1 Then Jacob called his sons and said, “Gather yourselves together, that I may tell you what shall happen to you in days to come. 2 “Assemble and listen, O sons of Jacob, listen to Israel your father. 3 “Reuben, you are my firstborn, my might, and the firstfruits of my strength, preeminent in dignity and preeminent in power. 4 Unstable as water, you shall not have preeminence, because you went up to your father’s bed; then you defiled it—he went up to my couch! 5 “Simeon and Levi are brothers; weapons of violence are their swords. 6 Let my soul come not into their council; O my glory, be not joined to their company. For in their anger they killed men, and in their willfulness they hamstrung oxen. 7 Cursed be their anger, for it is fierce, and their wrath, for it is cruel! I will divide them in Jacob and scatter them in Israel. 8 “Judah, your brothers shall praise you; your hand shall be on the neck of your enemies; your father’s sons shall bow down before you. 9 Judah is a lion’s cub; from the prey, my son, you have gone up. He stooped down; he crouched as a lion and as a lioness; who dares rouse him? 10 The scepter shall not depart from Judah, nor the ruler’s staff from between his feet, until tribute comes to him; and to him shall be the obedience of the peoples. 11 Binding his foal to the vine and his donkey’s colt to the choice vine, he has washed his garments in wine and his vesture in the blood of grapes. 12 His eyes are darker than wine, and his teeth whiter than milk. 13 “Zebulun shall dwell at the shore of the sea; he shall become a haven for ships, and his border shall be at Sidon. 14 “Issachar is a strong donkey, crouching between the sheepfolds. 15 He saw that a resting place was good, and that the land was pleasant, so he bowed his shoulder to bear, and became a servant at forced labor. 16 “Dan shall judge his people as one of the tribes of Israel. 17 Dan shall be a serpent in the way, a viper by the path, that bites the horse’s heels so that his rider falls backward. 18 I wait for your salvation, O Lord. 19 “Raiders shall raid Gad, but he shall raid at their heels.20 “Asher’s food shall be rich, and he shall yield royal delicacies. 21 “Naphtali is a doe let loose that bears beautiful fawns.22 “Joseph is a fruitful bough, a fruitful bough by a spring; his branches run over the wall. 23 The archers bitterly attacked him, shot at him, and harassed him severely, 24 yet his bow remained unmoved; his arms were made agile by the hands of the Mighty One of Jacob (from there is the Shepherd, the Stone of Israel), 25 by the God of your father who will help you, by the Almighty who will bless you with blessings of heaven above, blessings of the deep that crouches beneath, blessings of the breasts and of the womb. 26 The blessings of your father are mighty beyond the blessings of my parents, up to the bounties of the everlasting hills. May they be on the head of Joseph, and on the brow of him who was set apart from his brothers. 27 “Benjamin is a ravenous wolf, in the morning devouring the prey and at evening dividing the spoil.” 28 All these are the twelve tribes of Israel. This is what their father said to them as he blessed them, blessing each with the blessing suitable to him. 29 Then he commanded them and said to them, “I am to be gathered to my people; bury me with my fathers in the cave that is in the field of Ephron the Hittite, 30 in the cave that is in the field at Machpelah, to the east of Mamre, in the land of Canaan, which Abraham bought with the field from Ephron the Hittite to possess as a burying place. 31 There they buried Abraham and Sarah his wife. There they buried Isaac and Rebekah his wife, and there I buried Leah— 32 the field and the cave that is in it were bought from the Hittites.” 33 When Jacob finished commanding his sons, he drew up his feet into the bed and breathed his last and was gathered to his people.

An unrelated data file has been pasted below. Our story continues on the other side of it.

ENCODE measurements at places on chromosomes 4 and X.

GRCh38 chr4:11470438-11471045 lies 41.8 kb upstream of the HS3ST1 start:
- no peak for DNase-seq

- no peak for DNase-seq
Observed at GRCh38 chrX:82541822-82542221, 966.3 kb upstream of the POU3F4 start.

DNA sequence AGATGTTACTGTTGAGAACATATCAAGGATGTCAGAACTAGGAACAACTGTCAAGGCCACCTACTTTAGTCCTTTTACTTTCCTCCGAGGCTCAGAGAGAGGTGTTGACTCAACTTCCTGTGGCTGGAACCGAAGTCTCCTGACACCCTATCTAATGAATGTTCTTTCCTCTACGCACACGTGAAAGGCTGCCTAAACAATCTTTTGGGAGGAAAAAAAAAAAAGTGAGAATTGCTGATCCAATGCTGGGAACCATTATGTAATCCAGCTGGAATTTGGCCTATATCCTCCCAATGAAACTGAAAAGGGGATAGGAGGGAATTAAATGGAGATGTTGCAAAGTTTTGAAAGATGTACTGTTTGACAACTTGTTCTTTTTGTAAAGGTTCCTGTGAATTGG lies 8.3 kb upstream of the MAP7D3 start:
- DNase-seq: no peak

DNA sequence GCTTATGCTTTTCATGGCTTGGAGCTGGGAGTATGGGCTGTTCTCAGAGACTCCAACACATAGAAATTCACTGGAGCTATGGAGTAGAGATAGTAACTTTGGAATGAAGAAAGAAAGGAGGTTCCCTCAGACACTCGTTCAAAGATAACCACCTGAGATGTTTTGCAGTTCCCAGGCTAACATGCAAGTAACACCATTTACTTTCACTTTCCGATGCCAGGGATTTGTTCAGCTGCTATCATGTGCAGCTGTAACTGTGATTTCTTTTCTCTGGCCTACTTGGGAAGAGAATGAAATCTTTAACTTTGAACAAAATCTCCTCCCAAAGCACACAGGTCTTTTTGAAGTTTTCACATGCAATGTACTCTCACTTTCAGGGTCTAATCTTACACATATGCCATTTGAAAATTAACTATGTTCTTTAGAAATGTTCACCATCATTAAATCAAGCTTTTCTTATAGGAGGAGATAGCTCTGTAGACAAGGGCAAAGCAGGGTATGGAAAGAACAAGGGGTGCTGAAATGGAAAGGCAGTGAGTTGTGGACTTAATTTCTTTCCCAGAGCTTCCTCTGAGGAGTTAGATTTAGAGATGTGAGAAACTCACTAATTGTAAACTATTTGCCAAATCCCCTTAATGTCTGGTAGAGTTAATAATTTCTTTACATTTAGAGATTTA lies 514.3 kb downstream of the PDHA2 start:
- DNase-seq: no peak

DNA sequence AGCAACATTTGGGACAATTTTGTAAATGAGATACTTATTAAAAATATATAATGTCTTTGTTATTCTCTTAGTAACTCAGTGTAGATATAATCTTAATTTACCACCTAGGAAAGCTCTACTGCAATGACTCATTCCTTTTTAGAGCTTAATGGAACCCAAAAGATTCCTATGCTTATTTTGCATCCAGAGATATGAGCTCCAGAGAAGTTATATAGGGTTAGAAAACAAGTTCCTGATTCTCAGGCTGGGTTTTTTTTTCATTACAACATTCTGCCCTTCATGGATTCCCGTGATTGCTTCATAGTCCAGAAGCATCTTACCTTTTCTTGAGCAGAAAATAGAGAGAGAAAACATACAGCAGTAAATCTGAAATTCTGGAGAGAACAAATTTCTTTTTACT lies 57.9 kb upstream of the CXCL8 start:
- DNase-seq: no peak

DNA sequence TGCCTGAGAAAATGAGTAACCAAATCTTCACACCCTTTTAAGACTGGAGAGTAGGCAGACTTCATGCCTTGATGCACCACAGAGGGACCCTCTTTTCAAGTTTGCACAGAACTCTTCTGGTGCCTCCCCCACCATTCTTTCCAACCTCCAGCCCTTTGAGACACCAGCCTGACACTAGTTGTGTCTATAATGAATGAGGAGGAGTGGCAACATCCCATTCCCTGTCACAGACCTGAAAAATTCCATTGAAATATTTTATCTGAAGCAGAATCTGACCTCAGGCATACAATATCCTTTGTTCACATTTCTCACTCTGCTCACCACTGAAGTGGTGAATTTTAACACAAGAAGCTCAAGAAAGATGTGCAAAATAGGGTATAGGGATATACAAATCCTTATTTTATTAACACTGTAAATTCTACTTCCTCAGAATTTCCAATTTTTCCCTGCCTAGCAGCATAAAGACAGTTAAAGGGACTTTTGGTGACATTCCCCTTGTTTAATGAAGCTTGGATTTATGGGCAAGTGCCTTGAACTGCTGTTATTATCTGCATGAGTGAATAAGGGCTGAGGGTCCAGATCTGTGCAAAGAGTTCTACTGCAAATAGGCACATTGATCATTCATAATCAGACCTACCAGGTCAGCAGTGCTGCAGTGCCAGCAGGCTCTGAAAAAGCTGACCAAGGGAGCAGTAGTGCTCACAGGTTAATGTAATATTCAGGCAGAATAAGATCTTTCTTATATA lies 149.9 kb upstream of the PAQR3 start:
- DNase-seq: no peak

Philip Roth has written an interesting story in which the family of the character Dr. Victor Zuckerman gathers around his deathbed to tell him goodbye. While other family members reminisce about good memories and joyful times together, his son Nathan, for some reason, decides to summarize the scientific theory of the “Big Bang” because he was reading about it on the plane to see his father. As he waxes eloquent on the age and expansion of the universe it occurs to him that what he has chosen to say to his father on his deathbed is inappropriate and does not fit well the scene. Dr. Zuckerman’s response, his last word, is utterly devastating.